COFFEYVILLE, KANSAS RAID

We all know what the movies and Western shows tell us about the old West, but what are the facts? Here, we’ll discuss what these truths are, and get a better idea of what life was like in the real West!
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COFFEYVILLE, KANSAS RAID

Post by ruskin » Sun May 14, 2017 4:55 pm

Renewed Fan:4374 wrote:Those of you who have read my previous posting on the Ingalls, Oklahoma shootout already know what happened ultimately to the Dalton Gang.

The year before the Ingalls shootout, however, the Dalton's tried something spectacular - and failed.  The apparent goal of the Dalton gang was to outdo the James gang - to succeed where the James' gang had failed at Northfield, Minnesota.  In other words, to rob two banks simultaneously and get out of town.   Further, they wanted to rob two banks in their hometown, just to make sure that all the folks back home knew who did it!

The date for the raid was October 5, 1892.  Two groups of outlaws rode separately into town - one group went to the First National Bank of Coffeyville, while the other group went to the C. &  M Condon Bank.  This raid was all the more daring because the Daltons were well known in Coffeyville, so they wore disguises.

As they entered the banks, however, someone recognized one of the Daltons and shouted an alarm.   Meanwhile, in the Condon Bank, the outlaws learned that the safe was on a time lock and could not be opened until 10:00 AM - they waited ten minutes (which, of course, gave all the locals time to grab guns).  Across the way at First National, the robbers actually got their hands on the loot, but were fired on by citizens when they tried to leave the bank.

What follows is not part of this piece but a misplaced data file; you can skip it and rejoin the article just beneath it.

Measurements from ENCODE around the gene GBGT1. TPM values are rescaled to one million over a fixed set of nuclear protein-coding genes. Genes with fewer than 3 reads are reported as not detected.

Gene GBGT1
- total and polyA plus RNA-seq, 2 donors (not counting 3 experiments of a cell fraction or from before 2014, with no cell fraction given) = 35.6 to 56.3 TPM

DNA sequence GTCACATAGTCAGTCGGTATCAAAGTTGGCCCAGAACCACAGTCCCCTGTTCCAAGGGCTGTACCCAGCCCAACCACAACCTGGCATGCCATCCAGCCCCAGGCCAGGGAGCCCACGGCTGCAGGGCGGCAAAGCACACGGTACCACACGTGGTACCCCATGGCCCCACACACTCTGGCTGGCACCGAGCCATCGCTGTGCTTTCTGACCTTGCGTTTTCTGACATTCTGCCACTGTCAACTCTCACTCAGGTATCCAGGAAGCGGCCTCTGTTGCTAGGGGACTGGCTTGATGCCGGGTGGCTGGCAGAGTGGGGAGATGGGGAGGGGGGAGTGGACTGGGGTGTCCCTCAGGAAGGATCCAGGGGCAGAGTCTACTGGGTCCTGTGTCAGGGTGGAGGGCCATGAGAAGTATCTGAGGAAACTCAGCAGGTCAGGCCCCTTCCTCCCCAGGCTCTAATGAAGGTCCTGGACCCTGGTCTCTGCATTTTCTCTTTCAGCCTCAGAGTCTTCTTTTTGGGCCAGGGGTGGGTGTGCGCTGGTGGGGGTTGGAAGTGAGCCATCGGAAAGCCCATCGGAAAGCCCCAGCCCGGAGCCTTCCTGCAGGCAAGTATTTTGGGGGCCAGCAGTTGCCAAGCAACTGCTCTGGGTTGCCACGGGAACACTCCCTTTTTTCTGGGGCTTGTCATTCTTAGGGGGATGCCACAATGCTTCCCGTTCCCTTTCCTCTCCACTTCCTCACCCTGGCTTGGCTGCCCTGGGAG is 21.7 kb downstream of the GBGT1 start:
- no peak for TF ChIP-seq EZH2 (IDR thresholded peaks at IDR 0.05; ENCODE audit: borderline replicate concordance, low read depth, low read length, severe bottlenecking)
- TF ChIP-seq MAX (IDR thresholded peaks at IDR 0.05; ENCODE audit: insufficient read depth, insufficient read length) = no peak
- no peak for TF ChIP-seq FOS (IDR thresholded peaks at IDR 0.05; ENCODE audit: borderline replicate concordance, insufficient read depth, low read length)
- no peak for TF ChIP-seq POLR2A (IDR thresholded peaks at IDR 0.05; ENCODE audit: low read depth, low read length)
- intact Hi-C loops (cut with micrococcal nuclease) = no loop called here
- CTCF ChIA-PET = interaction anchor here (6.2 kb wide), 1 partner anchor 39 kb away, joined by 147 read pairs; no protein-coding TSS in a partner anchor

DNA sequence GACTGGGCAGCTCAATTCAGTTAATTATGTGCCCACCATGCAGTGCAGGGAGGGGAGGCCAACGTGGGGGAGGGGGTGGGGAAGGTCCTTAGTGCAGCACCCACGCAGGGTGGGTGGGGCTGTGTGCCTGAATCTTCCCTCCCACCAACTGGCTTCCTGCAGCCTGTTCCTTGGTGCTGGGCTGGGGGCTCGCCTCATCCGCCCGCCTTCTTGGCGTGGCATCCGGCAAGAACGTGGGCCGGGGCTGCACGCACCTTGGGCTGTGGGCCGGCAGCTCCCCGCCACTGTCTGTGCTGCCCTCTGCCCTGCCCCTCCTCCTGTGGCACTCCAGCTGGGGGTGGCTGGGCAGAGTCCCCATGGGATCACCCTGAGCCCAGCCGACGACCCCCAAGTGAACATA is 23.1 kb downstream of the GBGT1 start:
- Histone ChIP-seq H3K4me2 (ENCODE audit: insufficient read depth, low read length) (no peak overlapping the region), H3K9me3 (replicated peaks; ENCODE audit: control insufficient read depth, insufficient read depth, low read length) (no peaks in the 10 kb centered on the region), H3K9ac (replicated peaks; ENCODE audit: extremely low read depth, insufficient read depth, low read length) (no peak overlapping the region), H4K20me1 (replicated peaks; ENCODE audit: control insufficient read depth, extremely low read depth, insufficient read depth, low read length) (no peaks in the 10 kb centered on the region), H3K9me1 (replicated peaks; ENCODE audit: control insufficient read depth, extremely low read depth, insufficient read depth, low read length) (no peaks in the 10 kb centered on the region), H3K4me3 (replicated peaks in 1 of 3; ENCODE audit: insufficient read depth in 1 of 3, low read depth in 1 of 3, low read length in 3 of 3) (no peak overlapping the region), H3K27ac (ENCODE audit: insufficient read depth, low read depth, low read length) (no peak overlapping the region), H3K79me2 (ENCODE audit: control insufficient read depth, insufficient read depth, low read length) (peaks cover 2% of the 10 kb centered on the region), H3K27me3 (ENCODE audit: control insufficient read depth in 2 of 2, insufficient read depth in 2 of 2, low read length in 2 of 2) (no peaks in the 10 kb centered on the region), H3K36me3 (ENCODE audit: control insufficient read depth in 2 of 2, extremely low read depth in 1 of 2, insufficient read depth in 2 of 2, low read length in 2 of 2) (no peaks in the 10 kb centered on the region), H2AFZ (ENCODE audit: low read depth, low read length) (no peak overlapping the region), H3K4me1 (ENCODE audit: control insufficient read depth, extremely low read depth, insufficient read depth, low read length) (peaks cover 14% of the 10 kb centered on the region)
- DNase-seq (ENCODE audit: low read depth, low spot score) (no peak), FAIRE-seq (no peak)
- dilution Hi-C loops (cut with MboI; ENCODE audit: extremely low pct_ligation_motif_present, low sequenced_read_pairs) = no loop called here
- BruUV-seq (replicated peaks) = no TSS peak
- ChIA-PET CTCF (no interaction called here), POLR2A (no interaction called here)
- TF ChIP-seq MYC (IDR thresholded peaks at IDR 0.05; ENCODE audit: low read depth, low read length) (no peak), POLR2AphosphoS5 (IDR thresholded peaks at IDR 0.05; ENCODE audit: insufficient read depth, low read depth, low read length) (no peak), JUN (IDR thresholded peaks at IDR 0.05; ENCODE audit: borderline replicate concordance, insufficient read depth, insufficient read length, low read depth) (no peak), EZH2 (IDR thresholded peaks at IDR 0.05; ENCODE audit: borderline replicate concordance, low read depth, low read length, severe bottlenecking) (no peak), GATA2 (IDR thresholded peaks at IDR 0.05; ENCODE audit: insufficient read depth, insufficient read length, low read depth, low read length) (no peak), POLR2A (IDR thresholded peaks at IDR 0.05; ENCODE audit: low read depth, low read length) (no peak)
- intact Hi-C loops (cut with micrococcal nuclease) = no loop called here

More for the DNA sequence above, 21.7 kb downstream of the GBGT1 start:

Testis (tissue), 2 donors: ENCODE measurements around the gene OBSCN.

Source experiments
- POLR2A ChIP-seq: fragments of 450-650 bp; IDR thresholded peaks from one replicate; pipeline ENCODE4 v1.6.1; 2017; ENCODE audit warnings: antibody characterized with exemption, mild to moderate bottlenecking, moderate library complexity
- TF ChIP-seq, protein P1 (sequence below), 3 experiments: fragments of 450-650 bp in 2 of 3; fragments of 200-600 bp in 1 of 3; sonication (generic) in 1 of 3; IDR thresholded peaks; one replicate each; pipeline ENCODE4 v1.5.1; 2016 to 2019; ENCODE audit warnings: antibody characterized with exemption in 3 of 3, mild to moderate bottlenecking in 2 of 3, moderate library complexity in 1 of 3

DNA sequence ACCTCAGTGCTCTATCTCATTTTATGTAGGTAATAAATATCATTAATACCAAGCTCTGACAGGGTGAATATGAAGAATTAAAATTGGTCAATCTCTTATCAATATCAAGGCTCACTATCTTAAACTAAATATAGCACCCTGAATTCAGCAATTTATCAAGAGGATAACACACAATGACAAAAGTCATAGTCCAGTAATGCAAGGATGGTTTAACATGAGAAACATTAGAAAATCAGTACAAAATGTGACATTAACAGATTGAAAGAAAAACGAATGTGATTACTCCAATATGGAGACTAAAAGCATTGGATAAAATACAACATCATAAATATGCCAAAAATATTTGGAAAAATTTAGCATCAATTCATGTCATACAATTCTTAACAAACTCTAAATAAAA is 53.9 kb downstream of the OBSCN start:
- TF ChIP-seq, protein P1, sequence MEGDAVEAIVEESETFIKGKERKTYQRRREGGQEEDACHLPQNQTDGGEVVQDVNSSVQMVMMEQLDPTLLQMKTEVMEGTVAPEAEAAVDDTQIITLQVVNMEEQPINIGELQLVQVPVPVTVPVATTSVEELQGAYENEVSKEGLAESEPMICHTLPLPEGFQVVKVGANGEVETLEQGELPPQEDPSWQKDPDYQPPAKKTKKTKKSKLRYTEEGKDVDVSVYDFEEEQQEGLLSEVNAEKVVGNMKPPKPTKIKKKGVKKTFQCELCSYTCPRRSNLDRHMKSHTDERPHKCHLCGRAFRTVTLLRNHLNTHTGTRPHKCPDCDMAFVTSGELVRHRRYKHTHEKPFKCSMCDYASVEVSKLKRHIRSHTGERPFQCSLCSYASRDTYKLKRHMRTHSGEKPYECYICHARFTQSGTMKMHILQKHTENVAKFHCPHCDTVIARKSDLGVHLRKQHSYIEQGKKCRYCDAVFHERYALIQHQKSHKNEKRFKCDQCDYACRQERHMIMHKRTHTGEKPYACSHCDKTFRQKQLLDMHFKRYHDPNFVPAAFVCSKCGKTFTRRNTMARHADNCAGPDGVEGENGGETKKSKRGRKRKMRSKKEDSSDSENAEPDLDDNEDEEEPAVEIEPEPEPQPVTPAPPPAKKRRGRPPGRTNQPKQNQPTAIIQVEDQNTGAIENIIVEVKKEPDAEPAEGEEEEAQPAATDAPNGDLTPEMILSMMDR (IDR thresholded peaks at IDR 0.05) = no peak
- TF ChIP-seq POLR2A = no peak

Bob Dalton was the most lethal shot of the day.  He injured a citizen on the street named Charlie Gump (minor injury) then killed a second armed citizen named Lucius Baldwin.  He then turned and saw a man with a rifle outside the hardware store, and shot and killed him (George Clubine).  Charles Brown ran out, grabbed Clubine's gun, but was almost immediately shot by Dalton.  Next, Dalton seriously wounded one of the tellers at First National Bank, who had procured a gun and came running out of the hardware store shooting.